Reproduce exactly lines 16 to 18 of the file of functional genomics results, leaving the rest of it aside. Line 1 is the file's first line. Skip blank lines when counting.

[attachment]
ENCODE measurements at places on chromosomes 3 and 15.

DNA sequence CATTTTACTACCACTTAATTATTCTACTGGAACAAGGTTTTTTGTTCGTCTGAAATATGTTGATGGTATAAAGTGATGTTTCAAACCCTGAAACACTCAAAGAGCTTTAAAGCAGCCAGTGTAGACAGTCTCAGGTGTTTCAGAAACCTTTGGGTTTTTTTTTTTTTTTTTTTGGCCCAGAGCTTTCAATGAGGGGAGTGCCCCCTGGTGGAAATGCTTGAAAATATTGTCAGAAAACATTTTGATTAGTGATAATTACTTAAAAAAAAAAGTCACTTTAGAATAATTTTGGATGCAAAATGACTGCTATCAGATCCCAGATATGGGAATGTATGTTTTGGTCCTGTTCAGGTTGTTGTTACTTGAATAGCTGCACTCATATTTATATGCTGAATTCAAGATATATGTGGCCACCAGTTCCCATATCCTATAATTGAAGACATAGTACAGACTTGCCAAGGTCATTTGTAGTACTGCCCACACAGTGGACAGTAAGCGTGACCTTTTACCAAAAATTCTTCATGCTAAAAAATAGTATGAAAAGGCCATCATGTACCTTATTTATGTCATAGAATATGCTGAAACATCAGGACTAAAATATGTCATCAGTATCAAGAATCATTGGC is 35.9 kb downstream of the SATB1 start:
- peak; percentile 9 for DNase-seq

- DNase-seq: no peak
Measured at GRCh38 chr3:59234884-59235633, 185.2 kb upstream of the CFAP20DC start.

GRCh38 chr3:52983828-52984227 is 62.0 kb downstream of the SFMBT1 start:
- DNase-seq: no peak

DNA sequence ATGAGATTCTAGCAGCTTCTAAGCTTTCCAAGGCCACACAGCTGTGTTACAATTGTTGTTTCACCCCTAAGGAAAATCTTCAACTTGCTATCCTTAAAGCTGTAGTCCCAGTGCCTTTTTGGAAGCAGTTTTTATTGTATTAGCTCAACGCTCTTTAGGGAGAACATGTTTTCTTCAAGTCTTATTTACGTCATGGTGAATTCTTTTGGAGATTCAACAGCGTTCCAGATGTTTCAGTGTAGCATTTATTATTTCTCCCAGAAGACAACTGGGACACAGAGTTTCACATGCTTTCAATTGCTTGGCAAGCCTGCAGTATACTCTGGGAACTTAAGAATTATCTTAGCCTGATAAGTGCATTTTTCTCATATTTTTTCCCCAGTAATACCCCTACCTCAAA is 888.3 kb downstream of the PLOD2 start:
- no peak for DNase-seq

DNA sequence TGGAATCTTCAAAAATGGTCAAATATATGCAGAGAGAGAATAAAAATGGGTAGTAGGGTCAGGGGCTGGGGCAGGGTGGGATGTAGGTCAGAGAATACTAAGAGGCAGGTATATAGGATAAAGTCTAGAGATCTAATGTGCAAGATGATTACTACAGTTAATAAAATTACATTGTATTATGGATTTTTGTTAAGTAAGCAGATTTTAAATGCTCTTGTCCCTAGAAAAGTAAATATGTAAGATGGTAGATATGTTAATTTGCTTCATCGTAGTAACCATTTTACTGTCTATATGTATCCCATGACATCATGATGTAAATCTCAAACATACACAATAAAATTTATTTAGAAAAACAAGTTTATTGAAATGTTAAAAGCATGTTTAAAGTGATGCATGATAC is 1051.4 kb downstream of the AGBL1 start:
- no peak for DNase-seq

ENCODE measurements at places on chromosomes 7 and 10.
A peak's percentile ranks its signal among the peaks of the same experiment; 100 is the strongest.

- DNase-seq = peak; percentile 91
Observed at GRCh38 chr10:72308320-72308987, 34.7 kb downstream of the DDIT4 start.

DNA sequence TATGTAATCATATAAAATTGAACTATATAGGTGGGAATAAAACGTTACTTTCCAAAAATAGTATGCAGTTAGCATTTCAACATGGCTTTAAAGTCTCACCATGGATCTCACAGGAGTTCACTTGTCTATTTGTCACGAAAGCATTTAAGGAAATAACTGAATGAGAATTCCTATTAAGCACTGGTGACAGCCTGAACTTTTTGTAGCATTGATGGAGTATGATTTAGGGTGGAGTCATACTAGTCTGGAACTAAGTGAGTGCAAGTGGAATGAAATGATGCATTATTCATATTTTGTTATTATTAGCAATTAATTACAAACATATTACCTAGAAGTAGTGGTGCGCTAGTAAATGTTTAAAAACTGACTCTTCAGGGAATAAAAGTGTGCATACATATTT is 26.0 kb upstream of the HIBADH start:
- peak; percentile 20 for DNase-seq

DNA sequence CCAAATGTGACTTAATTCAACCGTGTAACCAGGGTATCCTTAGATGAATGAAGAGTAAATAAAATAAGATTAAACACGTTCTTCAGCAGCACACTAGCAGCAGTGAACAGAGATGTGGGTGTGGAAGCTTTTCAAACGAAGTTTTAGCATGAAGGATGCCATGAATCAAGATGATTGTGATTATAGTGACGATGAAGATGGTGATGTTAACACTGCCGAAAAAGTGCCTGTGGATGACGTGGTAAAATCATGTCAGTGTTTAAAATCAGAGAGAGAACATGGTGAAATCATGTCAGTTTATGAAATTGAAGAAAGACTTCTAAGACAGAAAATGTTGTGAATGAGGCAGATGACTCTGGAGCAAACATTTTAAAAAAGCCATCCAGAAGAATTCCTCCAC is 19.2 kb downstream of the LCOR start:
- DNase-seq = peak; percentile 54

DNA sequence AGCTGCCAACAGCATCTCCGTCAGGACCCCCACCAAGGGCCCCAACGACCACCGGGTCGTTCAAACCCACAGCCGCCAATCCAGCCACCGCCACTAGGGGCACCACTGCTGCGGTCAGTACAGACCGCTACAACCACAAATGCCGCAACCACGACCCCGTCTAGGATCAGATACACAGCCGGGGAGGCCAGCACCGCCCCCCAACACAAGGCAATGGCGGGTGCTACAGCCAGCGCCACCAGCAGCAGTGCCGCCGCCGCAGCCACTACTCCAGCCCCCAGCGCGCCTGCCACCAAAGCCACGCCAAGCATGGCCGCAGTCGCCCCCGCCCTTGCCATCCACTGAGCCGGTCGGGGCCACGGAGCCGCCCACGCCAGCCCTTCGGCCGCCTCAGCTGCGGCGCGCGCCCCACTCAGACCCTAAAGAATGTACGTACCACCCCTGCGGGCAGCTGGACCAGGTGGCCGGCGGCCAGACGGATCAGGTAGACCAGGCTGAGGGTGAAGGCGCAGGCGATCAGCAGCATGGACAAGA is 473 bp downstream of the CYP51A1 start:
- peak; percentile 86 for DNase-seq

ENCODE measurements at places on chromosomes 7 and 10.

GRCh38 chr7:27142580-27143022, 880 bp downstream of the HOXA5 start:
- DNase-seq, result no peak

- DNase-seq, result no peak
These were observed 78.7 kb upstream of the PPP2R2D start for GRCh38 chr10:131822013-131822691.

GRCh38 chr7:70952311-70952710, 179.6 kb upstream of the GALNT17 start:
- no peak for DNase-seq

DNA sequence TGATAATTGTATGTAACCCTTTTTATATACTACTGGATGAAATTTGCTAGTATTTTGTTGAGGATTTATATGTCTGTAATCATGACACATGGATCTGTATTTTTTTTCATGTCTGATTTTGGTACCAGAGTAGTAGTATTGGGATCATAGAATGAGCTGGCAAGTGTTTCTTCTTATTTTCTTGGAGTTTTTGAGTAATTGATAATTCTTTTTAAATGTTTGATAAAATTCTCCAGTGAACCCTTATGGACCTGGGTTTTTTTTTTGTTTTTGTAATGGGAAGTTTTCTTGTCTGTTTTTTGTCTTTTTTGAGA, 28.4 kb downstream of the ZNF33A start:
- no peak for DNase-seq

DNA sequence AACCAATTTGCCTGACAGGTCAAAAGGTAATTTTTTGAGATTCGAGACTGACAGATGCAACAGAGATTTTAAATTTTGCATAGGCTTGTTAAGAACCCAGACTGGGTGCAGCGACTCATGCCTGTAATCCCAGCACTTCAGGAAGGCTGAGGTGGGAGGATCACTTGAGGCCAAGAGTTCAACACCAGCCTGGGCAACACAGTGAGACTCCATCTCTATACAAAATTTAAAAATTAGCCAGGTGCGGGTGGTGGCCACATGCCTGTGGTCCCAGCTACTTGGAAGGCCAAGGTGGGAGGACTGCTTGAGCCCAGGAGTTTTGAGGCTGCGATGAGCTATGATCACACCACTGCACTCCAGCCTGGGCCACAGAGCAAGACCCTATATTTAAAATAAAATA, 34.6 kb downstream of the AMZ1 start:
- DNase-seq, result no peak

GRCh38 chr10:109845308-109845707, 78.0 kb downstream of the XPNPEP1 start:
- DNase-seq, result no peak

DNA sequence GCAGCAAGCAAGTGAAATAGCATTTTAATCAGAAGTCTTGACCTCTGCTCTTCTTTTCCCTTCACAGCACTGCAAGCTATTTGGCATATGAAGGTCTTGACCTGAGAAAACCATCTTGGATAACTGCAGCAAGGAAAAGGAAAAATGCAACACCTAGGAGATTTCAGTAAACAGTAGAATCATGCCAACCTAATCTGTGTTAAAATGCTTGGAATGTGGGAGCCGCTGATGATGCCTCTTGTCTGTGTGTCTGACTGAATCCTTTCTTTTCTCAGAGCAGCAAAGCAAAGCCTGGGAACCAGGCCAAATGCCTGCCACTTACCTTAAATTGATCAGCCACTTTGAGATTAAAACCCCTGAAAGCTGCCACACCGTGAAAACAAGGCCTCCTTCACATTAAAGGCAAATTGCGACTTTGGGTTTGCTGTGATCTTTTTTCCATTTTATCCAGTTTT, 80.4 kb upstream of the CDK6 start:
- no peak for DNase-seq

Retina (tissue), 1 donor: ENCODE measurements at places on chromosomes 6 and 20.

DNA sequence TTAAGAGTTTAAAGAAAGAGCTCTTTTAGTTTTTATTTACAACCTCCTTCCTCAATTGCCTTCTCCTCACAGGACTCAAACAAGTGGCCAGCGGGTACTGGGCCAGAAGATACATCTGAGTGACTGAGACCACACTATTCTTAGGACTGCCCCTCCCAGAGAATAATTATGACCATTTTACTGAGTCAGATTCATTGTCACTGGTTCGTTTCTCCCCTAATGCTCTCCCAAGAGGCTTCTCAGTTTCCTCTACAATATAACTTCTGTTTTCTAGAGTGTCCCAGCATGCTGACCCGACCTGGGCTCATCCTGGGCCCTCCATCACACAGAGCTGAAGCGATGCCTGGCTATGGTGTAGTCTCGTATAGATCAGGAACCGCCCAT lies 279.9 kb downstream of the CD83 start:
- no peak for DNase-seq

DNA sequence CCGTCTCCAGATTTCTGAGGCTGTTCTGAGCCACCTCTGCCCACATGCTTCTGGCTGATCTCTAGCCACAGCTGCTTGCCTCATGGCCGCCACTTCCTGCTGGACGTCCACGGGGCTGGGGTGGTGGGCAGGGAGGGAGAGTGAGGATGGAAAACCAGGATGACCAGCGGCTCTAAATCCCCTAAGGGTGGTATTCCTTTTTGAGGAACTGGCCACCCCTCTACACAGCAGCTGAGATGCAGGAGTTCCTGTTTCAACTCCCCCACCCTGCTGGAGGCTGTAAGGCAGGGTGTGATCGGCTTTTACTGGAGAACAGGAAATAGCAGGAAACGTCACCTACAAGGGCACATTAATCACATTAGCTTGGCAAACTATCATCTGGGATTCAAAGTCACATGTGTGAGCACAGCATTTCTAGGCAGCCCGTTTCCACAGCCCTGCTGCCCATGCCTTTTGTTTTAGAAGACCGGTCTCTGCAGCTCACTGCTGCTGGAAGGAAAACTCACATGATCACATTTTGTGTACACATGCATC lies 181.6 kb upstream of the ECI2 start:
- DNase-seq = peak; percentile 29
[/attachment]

DNA sequence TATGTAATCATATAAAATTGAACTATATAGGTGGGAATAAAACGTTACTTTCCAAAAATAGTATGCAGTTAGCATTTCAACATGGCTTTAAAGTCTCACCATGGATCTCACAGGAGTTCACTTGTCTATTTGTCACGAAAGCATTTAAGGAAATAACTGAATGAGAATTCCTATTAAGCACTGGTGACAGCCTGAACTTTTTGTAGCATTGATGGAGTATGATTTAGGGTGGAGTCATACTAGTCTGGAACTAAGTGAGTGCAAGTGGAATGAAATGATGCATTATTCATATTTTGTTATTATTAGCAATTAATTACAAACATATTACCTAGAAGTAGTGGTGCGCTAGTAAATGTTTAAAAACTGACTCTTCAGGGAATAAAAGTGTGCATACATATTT is 26.0 kb upstream of the HIBADH start:
- peak; percentile 20 for DNase-seq

DNA sequence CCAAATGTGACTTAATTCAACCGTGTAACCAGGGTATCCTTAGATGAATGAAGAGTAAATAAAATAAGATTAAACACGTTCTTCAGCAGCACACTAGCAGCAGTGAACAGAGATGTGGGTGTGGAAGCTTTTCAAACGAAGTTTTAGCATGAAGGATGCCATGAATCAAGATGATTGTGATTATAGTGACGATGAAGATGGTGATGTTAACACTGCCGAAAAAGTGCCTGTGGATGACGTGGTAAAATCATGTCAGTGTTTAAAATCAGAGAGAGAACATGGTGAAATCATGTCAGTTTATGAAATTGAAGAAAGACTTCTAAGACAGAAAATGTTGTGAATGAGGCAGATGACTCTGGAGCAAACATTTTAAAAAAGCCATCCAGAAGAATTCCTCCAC is 19.2 kb downstream of the LCOR start: